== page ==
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J. Hofstatter Alto Adige Pinot Grigio 2011

Pinot Gris/Grigio from Trentino-Alto Adige, Italy
    0% ABV
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    Winemaker Notes

    This elegant Pinot Grigio is bright yellow in color with copper reflexes and with a clear fruit aroma of pear, warm with light spice, firm on the palate, velvety and full-flavored with well integrated acidity. A very round and satisfying wine.

    Critical Acclaim

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    J. Hofstatter

    J. Hofstatter

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    J. Hofstatter, Trentino-Alto Adige, Italy
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    Our capital comprises family-owned vineyards on the hillsides in the warm "South of South Tyrol" Tramin and outlying areas on the western slopes of the Adige Valley where vineyards face south-east and enjoy the gentle morning sun, and Mazon on the eastern slopes which face south-west and bask in the powerful late afternoon sunlight.

    Large numbers of winegrowers have abandoned the hillsides for the lower slopes and valley floor where vineyards are far easier and cheaper to tend. We have resisted this temptation in the knowledge that the very finest wines come from sloping and steep vineyards.

    Steep vineyards expose the vines to more sunlight, rainwater drains away quickly and the "guyot" trellising method, which restricts the yield per vine, results in finer quality. When my father introduced this training system in 1962 nobody in South Tyrol could believe it.

    In spite of this we have not completely abandoned the traditional South Tyrolean pergola system, which works well for local varieties which grow vigorously and need room to expand. Very old pergola-trained vines yield tiny quantities of grapes and can still produce superb quality, as revealed by our Pinot Noir from the Barthenau vineyard at Mazon, and our Gewürztraminer produced in the Kolbenhof estate at Söll above Tramin, both of which come from pergola-trained vines.

    Trentino-Alto Adige

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    A mountainous northern Italian region heavily influenced by German culture, Trentino-Alto Adige is actually made up of two separate but similar regions: Alto Adige and Trentino.

    Trentino, the southern half, is primarily Italian-speaking and largely responsible for the production of non-native, international grapes. There is a significant quantity of Chardonnay, Pinot Grigio and Merlot produced. But Trentino's native and most unique red variety, Teroldego, while still rare, is gaining popularity. It produces a deeply colored red wine rich in wild blackberry, herb, coffee and cocoa.

    The rugged terrain of German-speaking Alto Adige (also referred to as Südtirol) focuses on small-scale viticulture, with great value placed on local varieties—though international varieties have been widely planted since the 1800s. Sheltered by the Alps from harsh northerly winds, many of the best vineyards are at extreme altitude but on steep slopes to increase sunlight exposure.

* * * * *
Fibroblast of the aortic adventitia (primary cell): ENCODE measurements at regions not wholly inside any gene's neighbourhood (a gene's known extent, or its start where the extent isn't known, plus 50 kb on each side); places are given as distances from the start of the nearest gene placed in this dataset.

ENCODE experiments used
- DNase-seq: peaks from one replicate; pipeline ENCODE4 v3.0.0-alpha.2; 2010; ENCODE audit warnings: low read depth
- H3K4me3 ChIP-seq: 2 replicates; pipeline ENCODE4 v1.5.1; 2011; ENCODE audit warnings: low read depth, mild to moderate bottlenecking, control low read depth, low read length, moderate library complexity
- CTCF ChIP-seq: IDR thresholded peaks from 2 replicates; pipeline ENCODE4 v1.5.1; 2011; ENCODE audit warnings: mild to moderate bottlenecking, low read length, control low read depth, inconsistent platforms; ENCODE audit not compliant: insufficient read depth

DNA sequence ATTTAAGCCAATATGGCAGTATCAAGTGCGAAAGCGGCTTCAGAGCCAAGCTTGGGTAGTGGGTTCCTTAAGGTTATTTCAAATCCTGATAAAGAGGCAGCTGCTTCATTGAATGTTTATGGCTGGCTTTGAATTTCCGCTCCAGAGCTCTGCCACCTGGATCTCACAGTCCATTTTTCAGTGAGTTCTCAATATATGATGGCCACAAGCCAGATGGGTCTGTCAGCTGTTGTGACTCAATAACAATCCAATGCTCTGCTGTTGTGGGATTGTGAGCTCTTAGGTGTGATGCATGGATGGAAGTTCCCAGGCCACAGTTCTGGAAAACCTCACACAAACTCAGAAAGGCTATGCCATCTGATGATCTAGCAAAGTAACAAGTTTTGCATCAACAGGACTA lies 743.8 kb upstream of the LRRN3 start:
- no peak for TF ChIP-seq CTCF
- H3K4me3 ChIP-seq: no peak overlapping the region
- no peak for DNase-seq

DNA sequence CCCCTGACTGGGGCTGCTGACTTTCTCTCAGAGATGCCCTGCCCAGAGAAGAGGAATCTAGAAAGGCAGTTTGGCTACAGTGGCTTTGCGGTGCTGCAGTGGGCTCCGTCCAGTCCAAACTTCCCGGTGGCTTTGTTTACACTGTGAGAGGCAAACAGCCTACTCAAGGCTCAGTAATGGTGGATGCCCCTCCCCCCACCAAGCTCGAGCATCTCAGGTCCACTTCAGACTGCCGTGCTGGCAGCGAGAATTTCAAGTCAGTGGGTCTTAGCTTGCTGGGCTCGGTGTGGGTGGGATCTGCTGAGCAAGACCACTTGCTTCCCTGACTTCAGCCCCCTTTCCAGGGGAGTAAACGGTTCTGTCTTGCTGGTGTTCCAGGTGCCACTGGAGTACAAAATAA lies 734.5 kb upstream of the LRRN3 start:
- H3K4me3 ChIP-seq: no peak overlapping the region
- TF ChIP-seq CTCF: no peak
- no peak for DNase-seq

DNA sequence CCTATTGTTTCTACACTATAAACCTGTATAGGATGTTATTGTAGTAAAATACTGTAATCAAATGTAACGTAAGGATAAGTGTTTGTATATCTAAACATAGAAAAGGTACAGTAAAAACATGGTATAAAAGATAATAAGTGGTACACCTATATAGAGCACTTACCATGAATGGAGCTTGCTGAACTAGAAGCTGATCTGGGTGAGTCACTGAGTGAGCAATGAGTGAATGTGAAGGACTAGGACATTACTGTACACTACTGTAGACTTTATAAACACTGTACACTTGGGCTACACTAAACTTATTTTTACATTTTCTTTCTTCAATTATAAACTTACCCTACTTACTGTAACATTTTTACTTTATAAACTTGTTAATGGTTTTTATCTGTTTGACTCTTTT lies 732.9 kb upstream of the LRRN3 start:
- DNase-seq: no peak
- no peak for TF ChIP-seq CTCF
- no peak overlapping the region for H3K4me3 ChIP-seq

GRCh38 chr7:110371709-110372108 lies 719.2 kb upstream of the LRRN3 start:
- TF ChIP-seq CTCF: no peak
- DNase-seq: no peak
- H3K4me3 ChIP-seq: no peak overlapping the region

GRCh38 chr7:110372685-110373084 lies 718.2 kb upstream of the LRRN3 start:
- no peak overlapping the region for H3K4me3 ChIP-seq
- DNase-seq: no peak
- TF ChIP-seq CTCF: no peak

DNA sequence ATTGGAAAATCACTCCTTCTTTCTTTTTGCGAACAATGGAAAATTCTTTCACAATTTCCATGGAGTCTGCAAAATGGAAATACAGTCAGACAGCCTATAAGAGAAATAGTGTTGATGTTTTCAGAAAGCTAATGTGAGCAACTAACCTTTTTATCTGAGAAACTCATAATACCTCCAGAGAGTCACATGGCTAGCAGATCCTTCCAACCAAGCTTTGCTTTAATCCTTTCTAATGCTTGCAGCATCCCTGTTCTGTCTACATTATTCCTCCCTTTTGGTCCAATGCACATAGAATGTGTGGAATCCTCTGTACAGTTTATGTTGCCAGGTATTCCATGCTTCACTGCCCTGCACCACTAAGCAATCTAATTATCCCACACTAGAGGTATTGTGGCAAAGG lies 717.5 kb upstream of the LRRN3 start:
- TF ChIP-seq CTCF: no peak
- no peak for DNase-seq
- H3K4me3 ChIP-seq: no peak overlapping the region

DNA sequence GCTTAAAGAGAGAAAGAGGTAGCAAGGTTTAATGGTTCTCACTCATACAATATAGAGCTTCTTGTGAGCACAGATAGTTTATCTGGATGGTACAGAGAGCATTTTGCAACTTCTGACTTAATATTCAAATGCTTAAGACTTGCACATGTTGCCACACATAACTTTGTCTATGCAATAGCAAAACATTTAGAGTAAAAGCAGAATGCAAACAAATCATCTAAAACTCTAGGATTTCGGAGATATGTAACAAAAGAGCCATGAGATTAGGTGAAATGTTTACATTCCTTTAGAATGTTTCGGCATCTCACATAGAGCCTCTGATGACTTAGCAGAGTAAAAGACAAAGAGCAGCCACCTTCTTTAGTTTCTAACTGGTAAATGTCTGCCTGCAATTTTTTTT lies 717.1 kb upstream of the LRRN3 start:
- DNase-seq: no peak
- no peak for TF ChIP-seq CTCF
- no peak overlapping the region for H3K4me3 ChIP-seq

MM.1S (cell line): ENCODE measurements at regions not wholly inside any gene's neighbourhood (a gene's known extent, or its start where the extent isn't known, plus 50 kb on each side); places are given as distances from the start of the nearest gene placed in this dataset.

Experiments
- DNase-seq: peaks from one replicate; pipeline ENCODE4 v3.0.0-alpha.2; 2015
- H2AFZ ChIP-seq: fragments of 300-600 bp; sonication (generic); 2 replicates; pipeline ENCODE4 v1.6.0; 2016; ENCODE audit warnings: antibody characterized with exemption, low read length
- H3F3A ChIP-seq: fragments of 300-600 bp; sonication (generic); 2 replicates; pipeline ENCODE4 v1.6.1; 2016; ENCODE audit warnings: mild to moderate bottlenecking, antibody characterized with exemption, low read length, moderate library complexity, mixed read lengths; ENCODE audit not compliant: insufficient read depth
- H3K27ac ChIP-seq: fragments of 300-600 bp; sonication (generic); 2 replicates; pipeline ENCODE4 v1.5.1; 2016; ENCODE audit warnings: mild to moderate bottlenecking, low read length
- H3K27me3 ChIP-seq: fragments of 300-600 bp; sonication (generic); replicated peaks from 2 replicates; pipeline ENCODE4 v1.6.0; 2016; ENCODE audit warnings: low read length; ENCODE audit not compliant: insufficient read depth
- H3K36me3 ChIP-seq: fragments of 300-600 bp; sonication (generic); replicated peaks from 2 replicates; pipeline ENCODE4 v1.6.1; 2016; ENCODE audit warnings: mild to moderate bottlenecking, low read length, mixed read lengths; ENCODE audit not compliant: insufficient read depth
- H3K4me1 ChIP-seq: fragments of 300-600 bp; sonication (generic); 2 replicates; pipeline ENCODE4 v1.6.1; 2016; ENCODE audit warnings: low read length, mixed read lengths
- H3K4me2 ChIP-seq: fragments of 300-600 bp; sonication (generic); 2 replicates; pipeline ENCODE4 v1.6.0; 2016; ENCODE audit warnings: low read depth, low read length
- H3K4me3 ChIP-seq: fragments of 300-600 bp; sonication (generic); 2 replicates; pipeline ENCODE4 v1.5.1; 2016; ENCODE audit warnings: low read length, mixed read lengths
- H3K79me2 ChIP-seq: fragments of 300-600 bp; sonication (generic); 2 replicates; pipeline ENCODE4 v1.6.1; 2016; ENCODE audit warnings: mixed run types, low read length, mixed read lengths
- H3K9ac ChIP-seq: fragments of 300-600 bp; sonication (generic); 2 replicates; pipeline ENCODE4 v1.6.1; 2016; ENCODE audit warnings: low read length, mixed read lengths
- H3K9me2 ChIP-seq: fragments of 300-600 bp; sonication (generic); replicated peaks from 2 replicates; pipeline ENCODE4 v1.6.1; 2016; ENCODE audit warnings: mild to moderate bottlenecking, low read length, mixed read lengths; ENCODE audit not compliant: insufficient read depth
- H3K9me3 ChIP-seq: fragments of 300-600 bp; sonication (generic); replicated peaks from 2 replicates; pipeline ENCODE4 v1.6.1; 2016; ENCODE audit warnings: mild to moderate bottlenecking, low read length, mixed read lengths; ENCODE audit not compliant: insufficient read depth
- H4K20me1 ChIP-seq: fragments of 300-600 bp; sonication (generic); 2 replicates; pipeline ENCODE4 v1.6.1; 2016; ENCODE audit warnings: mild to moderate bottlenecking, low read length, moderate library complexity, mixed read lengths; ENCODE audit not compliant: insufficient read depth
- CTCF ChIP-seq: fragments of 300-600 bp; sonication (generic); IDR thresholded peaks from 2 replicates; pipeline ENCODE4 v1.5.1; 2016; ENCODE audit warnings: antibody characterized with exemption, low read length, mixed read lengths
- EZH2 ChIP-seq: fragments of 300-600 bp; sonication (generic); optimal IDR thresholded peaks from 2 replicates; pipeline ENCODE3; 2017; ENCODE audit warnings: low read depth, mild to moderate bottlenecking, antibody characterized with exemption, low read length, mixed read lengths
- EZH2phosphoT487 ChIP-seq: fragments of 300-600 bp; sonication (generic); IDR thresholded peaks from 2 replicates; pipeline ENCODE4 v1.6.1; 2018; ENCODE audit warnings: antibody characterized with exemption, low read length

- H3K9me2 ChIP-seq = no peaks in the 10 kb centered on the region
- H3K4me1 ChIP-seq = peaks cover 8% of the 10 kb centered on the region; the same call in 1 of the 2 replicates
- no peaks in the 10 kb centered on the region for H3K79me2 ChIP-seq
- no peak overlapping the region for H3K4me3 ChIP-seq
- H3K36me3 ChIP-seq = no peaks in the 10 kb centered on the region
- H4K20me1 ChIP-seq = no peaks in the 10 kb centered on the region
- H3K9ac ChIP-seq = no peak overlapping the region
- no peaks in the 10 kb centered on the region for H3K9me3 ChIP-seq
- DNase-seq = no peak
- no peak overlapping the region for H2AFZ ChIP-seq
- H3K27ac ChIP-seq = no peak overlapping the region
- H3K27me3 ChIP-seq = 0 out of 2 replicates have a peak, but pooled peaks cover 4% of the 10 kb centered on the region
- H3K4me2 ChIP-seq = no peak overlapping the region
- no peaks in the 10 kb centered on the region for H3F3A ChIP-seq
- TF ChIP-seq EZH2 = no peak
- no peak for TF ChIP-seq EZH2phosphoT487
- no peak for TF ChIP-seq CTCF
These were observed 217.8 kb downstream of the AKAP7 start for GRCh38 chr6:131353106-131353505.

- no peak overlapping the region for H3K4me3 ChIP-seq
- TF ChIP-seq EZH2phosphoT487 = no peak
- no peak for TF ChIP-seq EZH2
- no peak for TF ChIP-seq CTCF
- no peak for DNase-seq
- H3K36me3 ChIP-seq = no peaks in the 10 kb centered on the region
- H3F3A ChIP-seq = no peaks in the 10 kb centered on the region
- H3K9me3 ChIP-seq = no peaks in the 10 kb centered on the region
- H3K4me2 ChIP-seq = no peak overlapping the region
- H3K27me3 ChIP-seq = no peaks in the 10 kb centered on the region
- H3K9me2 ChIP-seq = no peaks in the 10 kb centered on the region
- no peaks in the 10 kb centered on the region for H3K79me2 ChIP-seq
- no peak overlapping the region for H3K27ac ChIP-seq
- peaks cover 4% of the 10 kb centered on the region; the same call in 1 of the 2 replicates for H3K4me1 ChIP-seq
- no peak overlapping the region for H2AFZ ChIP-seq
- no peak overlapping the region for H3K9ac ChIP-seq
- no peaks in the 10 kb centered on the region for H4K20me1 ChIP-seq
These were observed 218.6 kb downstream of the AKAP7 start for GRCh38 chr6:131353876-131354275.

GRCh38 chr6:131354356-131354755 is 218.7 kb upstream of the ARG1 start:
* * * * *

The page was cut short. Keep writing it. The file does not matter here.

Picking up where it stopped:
Dominant red varieties include the bold, herbaceous Lagrein and delicate, strawberry-kissed, Schiava, in addition to some Pinot Nero.

    The primary white grapes are Pinot grigio, Gewürztraminer, Chardonnay and Pinot blanc, as well as smaller plantings of Sauvignon blanc, Müller Thurgau. These tend to be bright and refreshing with crisp acidity and just the right amount of texture. Some of the highest quality Pinot grigio in Italy is made here.

    Pinot Gris/Grigio

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    Showing a unique rosy, purplish hue upon full ripeness, this “white” variety is actually born out of a mutation of Pinot noir. The grape boasts two versions on its name as well as two generally distinct styles. Pinot Gris in France is rich, round and aromas of honey, while Pinot grigio in Italy is typically crisp, fruity and refreshing. In Italy, Pinot grigio achieves most success in the mountainous regions of Trentino and Alto Adige as well as in the neighboring Friuli, all in Italy’s northeast. France's Alsace and Oregon's Willamette Valley produce someof the world's most well-regarded Pinot gris. California produces both styles.

    In the Glass

    Pinot Gris is naturally low in acidity, so full ripeness is necessary to achieve and showcase its signature flavors and aromas of stone fruit, citrus, honeysuckle, pear, and almond skin. Alsatian styles are aromatic, richly textured and often relatively high in alcohol. As Pinot Grigio in Italy, the style is much more subdued, light, simple, and easy to drink.

    Perfect Pairings

    Alsace is renowned for its potent food–pork, foie gras, and charcuterie. With its viscous nature, Pinot Gris fits in harmoniously with these heavy hitters. Pinot Grigio, on the other hand, with its lean, crisp, citrusy freshness, works better with simple salads, a wide range of seafood, and subtle chicken dishes.

    Sommelier Secret

    Outside of France and Italy, the decision by the producer whether to label as “Gris” or “Grigio” serves as a strong indicator as to the style of wine in the bottle—the former will typically be a richer, more serious rendition while the latter will be bright, fresh, and fun.

    SWS320144_2011 Item# 120745